Employment Appeal Tribunal Solicitors Compensation Claims


The Employment Tribunal (ET) sits in numerous locations throughout the UK, usually in the larger cities and consists of a professionally qualified judge (who was formerly a solicitor or barrister) with two lay members one of whom is often a union representative and the other has an interest from an employer's perspective (often a retired businessman). This set up is intended to provide a balanced decision for any application to the ET. Procedure in an ET is relatively informal in order to encourage applicants to appear in person without legal representation. Unfortunately most employers decide that they do need legal representation to defend any compensation claim as a result of which they often employ an employment solicitor or specialist barristers thereby escalating the representation issue which may encourage the employee to be legally represented. No costs awards are made by the Employment Tribunal thereby ensuring that each side must pay their own costs. It is possible in certain circumstances for a solicitor to appeal the decision of the ET to the Employment Appeal Tribunal (EAT) on a point of law. An Employment Appeal Tribunal solicitor is able to advise you on application to the EAT and in certain circumstances Legal Aid may be available

Employment Appeal Tribunal Point of Law

A decision made in the ET can be reconsidered by the EAT in certain circumstances. The EAT sits in seven locations in the UK. Public funding which was formerly known as legal aid is available for applications to the EAT. The procedural rules in the EAT are stricter than in the ET and resemble the procedures in a Civil Court of Law. In almost all cases the parties are legally represented usually by specialist employment barristers however in certain circumstances an application to the EAT can also be dealt with by submissions on paper with no live representation. Applications are often financed by the Equal Opportunities Commission, the Commission for Racial Equality or the Disability Rights Commission. There are strict time limits and EAT procedure is not by way of a full re-hearing but considers only certain restricted points of law which may have had a bearing on the initial outcome had they been properly dealt with in the first instance. The term 'point of law' means that the appeal is based on a question as to the interpretation of a given statute and the application of that statute to the claimant's case. New evidence is not usually considered especially if it was available but not put before the EAT.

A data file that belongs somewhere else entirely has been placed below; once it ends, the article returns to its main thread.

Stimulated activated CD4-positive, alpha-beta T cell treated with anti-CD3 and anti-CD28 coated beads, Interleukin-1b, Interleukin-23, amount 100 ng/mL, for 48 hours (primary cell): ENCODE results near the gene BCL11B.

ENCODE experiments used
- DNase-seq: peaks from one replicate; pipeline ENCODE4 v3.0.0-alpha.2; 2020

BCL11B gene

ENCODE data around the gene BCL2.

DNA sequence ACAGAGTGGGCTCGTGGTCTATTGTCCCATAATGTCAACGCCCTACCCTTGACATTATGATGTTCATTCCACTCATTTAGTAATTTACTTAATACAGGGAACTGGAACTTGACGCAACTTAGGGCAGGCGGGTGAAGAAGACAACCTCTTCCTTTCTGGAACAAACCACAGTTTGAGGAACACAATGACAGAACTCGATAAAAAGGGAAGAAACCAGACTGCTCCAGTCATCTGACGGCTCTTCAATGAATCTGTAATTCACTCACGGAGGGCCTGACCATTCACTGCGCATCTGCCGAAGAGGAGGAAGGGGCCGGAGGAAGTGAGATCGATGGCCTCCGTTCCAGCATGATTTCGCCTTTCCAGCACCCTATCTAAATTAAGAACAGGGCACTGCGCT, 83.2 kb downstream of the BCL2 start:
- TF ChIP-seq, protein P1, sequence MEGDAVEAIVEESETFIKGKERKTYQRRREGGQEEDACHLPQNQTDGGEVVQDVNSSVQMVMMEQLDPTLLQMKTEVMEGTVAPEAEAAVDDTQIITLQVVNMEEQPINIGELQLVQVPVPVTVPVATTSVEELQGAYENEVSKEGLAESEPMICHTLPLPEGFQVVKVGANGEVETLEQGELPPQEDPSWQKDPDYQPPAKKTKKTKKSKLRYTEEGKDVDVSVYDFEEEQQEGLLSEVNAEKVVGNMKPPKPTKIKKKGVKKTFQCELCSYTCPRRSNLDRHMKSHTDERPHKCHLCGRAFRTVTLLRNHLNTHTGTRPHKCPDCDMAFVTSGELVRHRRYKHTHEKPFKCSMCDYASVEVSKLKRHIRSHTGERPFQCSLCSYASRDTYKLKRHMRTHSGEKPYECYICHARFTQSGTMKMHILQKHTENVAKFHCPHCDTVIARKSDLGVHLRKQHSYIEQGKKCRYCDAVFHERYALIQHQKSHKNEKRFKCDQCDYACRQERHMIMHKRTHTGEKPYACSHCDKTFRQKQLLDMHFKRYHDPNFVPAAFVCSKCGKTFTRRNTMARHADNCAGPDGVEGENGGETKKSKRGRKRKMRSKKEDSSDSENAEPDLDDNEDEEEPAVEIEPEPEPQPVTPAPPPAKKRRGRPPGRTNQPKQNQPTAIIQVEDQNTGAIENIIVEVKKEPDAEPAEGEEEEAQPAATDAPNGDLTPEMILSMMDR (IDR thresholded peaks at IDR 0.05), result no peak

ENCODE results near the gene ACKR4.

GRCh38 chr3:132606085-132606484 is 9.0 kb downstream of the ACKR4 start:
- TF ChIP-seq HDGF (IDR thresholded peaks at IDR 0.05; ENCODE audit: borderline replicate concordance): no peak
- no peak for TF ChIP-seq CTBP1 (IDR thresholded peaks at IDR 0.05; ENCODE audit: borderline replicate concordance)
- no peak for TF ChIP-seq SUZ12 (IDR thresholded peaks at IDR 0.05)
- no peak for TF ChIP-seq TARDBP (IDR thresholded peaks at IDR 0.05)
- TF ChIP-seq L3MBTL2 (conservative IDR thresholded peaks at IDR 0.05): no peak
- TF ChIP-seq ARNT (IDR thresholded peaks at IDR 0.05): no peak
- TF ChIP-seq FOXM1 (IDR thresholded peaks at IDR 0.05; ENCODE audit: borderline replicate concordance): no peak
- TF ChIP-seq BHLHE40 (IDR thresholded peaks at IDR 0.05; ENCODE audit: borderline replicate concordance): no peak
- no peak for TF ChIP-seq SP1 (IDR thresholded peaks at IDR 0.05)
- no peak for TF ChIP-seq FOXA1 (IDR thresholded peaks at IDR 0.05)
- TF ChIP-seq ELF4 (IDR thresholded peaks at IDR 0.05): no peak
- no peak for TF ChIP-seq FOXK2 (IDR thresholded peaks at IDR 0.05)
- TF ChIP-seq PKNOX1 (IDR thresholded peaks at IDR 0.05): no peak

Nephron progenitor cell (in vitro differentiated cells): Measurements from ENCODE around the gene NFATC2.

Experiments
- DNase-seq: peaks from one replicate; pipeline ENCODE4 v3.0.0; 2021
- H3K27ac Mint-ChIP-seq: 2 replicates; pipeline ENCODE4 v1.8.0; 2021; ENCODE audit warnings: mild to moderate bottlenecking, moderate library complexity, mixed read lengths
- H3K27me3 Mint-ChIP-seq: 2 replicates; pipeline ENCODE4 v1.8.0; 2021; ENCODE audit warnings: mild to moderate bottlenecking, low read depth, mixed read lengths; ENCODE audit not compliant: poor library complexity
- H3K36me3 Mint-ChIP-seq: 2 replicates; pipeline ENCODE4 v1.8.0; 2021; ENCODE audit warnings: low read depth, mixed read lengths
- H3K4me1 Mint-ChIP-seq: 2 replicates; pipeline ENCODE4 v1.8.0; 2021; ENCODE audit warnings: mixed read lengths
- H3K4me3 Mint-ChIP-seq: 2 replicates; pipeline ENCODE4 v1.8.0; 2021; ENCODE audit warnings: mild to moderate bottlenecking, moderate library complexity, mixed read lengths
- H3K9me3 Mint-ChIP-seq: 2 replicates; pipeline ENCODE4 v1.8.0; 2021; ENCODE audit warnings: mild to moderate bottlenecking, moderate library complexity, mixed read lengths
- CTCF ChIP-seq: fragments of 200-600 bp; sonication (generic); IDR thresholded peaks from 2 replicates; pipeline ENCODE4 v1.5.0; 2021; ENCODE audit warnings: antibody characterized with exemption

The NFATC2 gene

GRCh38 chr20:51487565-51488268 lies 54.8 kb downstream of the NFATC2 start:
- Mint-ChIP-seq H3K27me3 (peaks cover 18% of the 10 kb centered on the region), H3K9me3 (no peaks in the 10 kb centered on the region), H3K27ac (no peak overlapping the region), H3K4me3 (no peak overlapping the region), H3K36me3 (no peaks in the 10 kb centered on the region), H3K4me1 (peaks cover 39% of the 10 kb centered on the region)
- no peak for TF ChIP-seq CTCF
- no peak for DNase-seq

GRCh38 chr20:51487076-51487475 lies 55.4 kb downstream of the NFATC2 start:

Time Limits

If the applicant is not satisfied with the outcome before the EAT then an application for reconsideration of certain points may be made to the Court of Appeal (CA)with the permission of the EAT. There are very strict time limits for an appeal from the ET to the EAT and thereafter to the CA :-

EAT Solicitors

Specialist employment solicitors deal with applications to the EAT which may be financed by legal aid, privately or by the intervention of an organisation including trades unions, the Equal Opportunities Commission, the Commission for Racial Equality or the Disability Rights Commission. If you have had your claim refused by the ET you may obtain further advice at no cost from a specialist employment law solicitor. Just call the helpline or complete the contact form or email our offices to speak to a lawyer with no charge and no further obligation.

*legal information